If you think the holiday season is growing more secular, you're not alone. A recent survey conducted by the Pew Research Center found that 56 percent of Americans think the Christmas season is less religious than in the past, a trend that is troubling to only 25 percent of those surveyed.
The same study found that fewer numbers of Americans believe that Christian holiday displays should be allowed on government property. Of those surveyed this year, 37 percent approve of Christian displays such as nativity scenes at government facilities, down from 44 percent in 2014.
As for holiday greetings, the numbers of those who would prefer a religious greeting such as “Merry Christmas” over a secular one like “Happy Holidays” has gone down over the past decade. More than 50 percent of those surveyed said how they are greeted by businesses and others doesn't matter, compared to those surveyed in 2005, when 45 percent said they didn't care about the type of holiday greeting they received.
By contrast, in the most recent survey, only 32 percent said they would prefer “Merry Christmas,” down significantly from 2005, when 43 percent said they preferred a Christian holiday greeting.
Perhaps most troubling is the finding that fewer Americans than ever believe the core biblical truths of the Christmas story. According to the Pew survey, only:
• 66 percent of Americans believe in the virgin birth of Jesus, down from 73 percent in 2014.
• 75 percent believe that Jesus was laid in a manger, down from 81 percent in 2014.
• 68 percent believe that wise men, guided by a star, brought gifts to the baby Jesus, down from 75 percent in 2014.
• 67 percent believe that angels announced the birth of Jesus to shepherds, down from 74 percent in 2014.
“There has been a noticeable decline in the percentage of U.S. adults who say they believe that biblical elements of the Christmas story — that Jesus was born to a virgin, for example — reflect historical events that actually occurred,” noted the Pew report. “And although most Americans still say they mark the occasion as a religious holiday, there has been a slight drop in recent years in the share who say they do this.”
Specifically, the Pew survey found that while 90 percent of Americans celebrate Christmas in some manner, such celebrations are growing less religious by the year. Of those surveyed, 55 percent claimed to observe Christmas as a religious holiday, compared to 58 percent in 2013.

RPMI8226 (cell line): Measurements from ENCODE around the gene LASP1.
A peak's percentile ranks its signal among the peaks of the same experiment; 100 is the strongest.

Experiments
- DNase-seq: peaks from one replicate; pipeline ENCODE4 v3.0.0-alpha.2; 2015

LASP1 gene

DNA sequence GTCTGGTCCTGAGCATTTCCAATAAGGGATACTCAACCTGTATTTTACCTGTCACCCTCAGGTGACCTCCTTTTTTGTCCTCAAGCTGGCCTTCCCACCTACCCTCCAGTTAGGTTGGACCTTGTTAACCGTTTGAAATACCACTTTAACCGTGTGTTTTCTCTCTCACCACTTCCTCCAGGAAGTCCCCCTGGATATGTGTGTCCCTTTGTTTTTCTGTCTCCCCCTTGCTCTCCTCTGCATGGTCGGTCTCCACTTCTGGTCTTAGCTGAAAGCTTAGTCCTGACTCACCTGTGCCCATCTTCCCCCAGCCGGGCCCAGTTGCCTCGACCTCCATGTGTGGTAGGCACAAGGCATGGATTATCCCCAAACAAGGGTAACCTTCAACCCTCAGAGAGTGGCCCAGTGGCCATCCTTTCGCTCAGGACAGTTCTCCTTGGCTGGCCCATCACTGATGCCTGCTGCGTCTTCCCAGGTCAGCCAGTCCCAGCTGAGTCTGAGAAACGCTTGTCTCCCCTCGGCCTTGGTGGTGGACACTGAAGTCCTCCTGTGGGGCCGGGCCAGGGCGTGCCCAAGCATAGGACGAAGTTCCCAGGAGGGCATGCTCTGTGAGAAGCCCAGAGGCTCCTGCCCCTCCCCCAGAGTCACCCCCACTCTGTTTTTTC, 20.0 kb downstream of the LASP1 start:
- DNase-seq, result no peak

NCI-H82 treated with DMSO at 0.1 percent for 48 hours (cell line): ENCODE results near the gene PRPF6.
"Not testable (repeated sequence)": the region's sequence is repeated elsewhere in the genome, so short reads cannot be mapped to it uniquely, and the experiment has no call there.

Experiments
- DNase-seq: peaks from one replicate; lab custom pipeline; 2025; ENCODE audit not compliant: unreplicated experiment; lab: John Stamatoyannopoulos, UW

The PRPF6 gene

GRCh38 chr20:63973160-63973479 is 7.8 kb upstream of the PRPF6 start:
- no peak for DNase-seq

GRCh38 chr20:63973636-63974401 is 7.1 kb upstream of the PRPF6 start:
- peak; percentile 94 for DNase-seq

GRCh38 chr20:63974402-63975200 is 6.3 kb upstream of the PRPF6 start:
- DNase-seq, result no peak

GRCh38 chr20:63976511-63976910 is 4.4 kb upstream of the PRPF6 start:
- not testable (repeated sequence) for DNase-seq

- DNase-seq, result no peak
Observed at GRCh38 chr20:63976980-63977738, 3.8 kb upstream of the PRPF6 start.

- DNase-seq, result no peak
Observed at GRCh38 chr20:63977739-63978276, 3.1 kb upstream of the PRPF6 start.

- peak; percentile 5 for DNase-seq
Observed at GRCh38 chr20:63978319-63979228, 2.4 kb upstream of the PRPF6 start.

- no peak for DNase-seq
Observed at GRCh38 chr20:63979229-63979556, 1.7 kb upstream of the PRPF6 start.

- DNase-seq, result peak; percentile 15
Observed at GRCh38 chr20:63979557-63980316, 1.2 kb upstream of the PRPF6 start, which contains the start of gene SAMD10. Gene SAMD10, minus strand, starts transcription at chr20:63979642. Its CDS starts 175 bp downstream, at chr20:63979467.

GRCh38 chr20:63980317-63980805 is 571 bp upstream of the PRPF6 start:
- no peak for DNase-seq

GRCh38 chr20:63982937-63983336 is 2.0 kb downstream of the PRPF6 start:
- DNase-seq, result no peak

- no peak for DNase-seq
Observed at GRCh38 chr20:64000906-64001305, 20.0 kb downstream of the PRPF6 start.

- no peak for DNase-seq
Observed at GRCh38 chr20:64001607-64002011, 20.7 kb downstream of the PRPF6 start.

“To be sure, while the public's commemoration of Christmas may have less of a religious component now than in the past, the share of Americans who say they celebrate Christmas in some way has hardly budged at all, noted the Pew report. In fact, a little over 50 percent of those surveyed said they would attend a church service on Christmas Eve or Christmas Day, down from 54 percent in 2013.
Responding to the survey, the Reverend James Martin of the Jesuit magazine America, told the Religious News Service: “It's not surprising, that as the culture grows more secular, fewer people find the Nativity story authentic, or even meaningful.” He added, however, that for Christians, believing the biblical account about Jesus “is essential. The Incarnation is one of the key beliefs of Christianity. Many people find it hard to believe: God becoming human, after all, is hard to fathom. But we have a God who is, at heart, mystery, and therefore unfathomable.”
Similarly, Ed Stetzer of the Billy Graham Center at Wheaton College said that “too many people think Christmas is about a mall and not a manger. On the upside, and Christians always look at the upside, as fewer people celebrate Christmas without knowing the story of Christ, we have the opportunity to tell them why Jesus came, why he lived and died, and ultimately that he rose again — changing everything for Christians, not just one day.”
The Pew report was based on 1,503 phone interviews with adults 18 years and older throughout all 50 states, with research conducted November 29 through December 4, 2017.